Understanding Gender Identity

by | Sep 11, 2023 | LGBTQIA+ | 0 comments

Understanding gender identity.

What is Gender?

It is essential to understand that gender is not the same as a person’s anatomy and sex assigned at birth. Throughout history, language adopted synonymous meanings of sex and gender when referring to a person’s identity. However, unlike sex, gender is a social construct (masculine/feminine v. male/female anatomy) to help people categorize and make sense of the world (The TrevorProject, 2021). Social constructs create social norms and rules or expectations of how people live their lives. Social norms and rules have always changed throughout history, including norms and rules about gender. 

Today, with the help of historians, scientists, mental health leaders, community leaders, and community members, gender expression and identity are being redefined in society to represent people’s actual experiences in their minds and bodies.

Gender Identity

So let’s talk gender identity. Gender identity is a spectrum of expression – how you feel inside, how you present yourself, and how society sees you. Gender identities may fall under “cisgender” – your sex and gender align; “non-binary” – a person does not align with masculine or feminine genders. They don’t feel like one or the other. Or “transgender” – your gender does not match the sex assigned at birth. It is significant to note that not all non-binary folks identify as transgender (The TrevorProject, 2021).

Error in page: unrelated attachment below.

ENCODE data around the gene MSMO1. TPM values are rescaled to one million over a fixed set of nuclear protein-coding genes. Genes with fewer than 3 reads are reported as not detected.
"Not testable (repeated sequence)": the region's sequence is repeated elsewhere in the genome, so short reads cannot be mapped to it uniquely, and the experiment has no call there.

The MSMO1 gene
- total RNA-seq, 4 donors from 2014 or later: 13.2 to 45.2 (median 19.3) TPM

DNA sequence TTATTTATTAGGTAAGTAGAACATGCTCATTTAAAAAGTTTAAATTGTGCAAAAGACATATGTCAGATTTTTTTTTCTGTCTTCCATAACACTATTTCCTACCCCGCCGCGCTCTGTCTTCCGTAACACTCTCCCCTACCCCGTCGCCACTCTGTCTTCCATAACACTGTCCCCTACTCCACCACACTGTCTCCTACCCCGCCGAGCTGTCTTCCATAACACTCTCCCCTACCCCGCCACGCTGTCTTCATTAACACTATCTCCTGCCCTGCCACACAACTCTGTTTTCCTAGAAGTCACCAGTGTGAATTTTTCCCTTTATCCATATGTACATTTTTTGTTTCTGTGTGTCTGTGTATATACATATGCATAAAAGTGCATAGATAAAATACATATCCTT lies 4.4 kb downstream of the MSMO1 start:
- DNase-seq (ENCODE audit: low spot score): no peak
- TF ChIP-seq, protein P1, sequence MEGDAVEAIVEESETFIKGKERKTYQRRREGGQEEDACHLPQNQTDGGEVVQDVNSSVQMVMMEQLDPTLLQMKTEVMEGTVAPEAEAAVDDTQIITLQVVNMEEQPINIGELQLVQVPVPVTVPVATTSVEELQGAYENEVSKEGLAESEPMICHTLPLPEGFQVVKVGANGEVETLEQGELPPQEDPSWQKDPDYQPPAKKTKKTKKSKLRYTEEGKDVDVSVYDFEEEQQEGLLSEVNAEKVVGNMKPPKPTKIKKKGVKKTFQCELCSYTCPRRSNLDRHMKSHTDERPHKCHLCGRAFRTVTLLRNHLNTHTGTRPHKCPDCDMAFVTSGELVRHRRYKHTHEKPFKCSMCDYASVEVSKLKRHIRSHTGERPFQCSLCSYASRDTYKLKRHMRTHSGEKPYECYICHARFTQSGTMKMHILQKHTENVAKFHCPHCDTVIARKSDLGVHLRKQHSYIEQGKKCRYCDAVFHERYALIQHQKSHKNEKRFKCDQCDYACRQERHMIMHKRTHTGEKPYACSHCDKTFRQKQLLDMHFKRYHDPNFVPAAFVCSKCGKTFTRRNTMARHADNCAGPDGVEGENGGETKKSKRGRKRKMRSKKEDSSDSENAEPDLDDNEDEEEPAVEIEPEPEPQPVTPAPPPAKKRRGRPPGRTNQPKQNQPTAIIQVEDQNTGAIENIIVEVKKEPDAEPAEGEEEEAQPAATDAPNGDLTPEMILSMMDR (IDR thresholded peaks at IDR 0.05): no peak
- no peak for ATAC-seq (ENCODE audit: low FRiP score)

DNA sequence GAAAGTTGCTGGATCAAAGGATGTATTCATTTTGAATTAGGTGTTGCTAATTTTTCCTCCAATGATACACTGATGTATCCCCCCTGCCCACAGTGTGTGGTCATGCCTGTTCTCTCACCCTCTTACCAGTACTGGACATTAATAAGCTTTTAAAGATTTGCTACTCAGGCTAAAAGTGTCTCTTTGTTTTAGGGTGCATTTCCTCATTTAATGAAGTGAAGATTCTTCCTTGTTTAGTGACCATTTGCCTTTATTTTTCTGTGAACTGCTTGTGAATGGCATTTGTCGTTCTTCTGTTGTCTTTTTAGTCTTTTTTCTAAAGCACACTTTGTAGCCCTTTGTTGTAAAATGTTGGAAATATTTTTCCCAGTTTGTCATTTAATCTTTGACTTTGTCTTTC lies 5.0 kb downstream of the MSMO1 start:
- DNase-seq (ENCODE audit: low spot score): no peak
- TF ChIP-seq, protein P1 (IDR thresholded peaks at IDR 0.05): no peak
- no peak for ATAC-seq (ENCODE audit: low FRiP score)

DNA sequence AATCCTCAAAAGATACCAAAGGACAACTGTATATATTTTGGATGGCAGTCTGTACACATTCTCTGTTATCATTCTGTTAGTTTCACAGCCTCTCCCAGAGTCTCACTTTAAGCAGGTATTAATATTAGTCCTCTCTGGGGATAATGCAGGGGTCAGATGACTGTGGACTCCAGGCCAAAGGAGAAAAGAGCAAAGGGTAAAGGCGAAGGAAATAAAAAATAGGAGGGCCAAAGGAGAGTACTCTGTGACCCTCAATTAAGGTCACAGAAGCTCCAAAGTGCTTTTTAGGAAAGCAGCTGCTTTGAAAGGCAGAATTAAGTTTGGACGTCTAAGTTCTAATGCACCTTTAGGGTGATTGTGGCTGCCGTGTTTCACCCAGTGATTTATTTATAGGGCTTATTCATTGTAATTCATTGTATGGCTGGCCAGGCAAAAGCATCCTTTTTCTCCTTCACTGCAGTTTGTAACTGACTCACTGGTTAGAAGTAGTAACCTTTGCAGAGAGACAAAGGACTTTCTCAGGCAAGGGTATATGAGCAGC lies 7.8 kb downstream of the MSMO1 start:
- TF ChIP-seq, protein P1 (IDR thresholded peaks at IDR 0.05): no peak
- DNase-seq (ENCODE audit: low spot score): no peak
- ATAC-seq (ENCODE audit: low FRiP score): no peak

Exploring gender identity is fundamental to understanding who you are.

Issues Associated with Gender Identity

Identifying as “non-binary” or “transgender”, and exploring gender, is not a mental health disorder; however, navigating society, harmful social norms, assigned genders, religion, etc. can create distress, and impairment leading to mental health disorders such as gender dysphoria and depression.

Gender Dysphoria and Depression

Gender Dysphoria is defined as clinically significant distress and impairment related to experiencing feelings related to a person’s sex and gender contradicting or conflicting. Experiencing gender dysphoria symptoms include, a distorted self-image, a strong dislike of personal anatomy, a strong desire for the physical sex characteristics that match one’s experienced gender, and a strong desire to be the other gender (DSM-5-TR, 2022). Markedly persistent gender dysphoria can lead to depression – feeling stuck, hopeless, helpless, irritable, and or sad.

Support for Gender Identity Issues

As a person experiencing gender dysphoria, depression, or anxiety there are community resources and support that you can access. The TrevorProject also has educational resources, safe social media spaces to build a community, and a 24/7 crisis hotline. Many providers such as doctors, counselors, and social workers are also trained and knowledgeable to support individuals and groups in exploring gender, providing resources, and alleviating clinically significant symptoms of mental health issues. 

Bridgeview Clinical Services offers support groups for adults and adolescents a part of the LGBTQIA+ community to explore topics such as gender identity, sexuality, relationships, depression, anxiety, and community. They also have trained staff that can support a person addressing these issues through individual and family counseling. 

If you’re interested in signing up for our support groups please email alyssa@bridgeviewcounseling.com. If you’d like to schedule an appointment or prefer to reach us by phone you can speak with Lauren or Samantha @ (630) 536-8073. 


Diagnostic and Statistical Manual of Mental Disorders, Fifth Edition, Text Revision (DSM-5-TR). American Psychiatric Association. 2022

The Trevor Project. (2021, August 23). Understanding Gender Identities | The TrevorProject. https://www.thetrevorproject.org/resources/article/understanding-gender-identities/


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